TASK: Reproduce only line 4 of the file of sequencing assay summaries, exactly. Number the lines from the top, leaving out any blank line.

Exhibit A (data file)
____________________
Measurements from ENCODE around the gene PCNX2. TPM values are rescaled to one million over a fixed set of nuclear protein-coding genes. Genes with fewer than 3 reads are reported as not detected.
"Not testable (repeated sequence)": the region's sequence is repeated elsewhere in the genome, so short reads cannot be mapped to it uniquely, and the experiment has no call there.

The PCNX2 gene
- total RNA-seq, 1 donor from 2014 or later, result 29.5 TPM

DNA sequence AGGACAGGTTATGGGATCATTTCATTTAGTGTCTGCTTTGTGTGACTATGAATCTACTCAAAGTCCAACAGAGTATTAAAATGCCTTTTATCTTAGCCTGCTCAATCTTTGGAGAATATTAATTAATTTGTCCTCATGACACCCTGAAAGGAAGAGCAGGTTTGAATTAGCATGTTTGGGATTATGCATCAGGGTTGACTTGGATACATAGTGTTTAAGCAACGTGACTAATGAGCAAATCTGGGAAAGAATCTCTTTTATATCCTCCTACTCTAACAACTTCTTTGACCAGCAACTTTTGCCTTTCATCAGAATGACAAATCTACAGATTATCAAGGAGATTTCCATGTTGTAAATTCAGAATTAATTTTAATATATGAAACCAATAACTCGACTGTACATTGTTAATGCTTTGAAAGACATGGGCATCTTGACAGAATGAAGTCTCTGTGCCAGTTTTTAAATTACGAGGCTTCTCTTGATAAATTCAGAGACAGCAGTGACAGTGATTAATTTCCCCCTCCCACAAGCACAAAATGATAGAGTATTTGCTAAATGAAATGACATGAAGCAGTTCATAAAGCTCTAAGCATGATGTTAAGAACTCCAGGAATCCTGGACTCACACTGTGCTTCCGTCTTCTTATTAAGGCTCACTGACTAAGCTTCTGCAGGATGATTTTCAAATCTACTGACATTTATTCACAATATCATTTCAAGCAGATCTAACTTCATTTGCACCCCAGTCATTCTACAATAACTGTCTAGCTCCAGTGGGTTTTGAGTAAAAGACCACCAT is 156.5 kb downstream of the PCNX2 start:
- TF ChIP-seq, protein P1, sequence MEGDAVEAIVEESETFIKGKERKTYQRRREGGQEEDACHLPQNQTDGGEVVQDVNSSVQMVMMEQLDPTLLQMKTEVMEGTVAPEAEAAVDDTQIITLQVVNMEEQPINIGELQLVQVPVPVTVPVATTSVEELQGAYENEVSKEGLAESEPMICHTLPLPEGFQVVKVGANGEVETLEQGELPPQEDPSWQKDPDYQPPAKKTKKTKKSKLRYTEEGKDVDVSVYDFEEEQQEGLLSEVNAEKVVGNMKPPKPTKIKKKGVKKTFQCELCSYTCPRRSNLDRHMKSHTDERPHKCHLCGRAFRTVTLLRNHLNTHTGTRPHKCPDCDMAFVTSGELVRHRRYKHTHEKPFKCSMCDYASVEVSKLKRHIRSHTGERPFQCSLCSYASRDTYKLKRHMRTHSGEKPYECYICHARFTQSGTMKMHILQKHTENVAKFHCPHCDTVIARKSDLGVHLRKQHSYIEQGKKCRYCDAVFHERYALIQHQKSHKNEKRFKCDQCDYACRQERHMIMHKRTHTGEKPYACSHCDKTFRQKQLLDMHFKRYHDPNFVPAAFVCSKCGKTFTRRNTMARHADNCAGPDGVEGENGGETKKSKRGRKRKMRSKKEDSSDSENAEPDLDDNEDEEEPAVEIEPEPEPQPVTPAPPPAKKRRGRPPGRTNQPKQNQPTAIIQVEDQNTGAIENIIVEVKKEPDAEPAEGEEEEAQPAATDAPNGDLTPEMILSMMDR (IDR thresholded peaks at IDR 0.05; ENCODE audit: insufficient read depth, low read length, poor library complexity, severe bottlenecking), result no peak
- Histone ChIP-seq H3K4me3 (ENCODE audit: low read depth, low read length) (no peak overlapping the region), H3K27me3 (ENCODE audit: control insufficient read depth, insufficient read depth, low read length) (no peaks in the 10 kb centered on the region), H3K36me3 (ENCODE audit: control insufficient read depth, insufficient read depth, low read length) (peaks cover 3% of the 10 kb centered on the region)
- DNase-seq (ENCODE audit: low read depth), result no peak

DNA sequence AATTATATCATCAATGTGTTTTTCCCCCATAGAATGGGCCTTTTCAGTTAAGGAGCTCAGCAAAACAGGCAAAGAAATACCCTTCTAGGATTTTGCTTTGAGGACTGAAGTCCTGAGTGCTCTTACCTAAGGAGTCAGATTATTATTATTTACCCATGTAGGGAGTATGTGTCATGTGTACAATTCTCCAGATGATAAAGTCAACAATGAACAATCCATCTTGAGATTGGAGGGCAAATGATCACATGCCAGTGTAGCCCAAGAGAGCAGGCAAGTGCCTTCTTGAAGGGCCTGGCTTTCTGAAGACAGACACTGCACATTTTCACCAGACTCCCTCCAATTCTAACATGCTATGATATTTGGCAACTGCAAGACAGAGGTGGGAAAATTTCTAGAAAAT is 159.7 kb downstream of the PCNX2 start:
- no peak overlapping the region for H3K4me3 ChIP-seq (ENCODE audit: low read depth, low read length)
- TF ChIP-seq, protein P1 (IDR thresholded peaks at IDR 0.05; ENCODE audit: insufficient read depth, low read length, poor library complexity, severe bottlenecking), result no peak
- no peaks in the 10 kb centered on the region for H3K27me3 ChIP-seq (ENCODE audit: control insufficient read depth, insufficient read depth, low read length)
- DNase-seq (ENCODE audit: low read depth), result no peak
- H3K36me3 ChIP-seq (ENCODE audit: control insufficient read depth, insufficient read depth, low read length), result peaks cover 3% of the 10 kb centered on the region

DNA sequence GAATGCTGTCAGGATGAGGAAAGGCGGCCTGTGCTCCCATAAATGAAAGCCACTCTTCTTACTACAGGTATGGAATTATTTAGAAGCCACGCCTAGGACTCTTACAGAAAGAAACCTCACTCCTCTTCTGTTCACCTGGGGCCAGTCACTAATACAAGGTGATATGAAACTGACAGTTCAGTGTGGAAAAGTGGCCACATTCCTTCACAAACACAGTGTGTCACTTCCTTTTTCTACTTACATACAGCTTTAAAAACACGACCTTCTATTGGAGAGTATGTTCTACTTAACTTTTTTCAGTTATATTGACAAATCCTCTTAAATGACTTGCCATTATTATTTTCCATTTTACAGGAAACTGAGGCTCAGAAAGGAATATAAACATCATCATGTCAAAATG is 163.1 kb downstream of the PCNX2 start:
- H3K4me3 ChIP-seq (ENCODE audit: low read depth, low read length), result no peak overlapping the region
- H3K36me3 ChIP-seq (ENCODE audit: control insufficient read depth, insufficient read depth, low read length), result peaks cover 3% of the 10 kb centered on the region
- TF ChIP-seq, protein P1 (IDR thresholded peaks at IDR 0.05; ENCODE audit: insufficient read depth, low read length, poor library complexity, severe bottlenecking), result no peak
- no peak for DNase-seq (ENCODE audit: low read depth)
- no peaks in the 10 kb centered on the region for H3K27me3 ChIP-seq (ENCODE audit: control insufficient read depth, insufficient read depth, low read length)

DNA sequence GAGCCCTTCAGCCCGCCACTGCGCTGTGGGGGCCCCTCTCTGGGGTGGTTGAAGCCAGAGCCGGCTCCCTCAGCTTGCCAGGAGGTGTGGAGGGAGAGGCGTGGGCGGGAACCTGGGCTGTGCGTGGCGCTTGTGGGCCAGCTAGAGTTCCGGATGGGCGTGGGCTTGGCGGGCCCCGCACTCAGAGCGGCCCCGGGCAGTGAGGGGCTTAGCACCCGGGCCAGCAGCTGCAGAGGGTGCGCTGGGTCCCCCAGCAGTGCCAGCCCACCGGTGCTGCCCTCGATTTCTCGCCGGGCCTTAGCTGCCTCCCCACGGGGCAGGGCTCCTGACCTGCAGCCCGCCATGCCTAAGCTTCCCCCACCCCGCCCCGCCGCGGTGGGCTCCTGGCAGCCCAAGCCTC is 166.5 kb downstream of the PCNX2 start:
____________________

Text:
- total RNA-seq, 1 donor from 2014 or later, result 29.5 TPM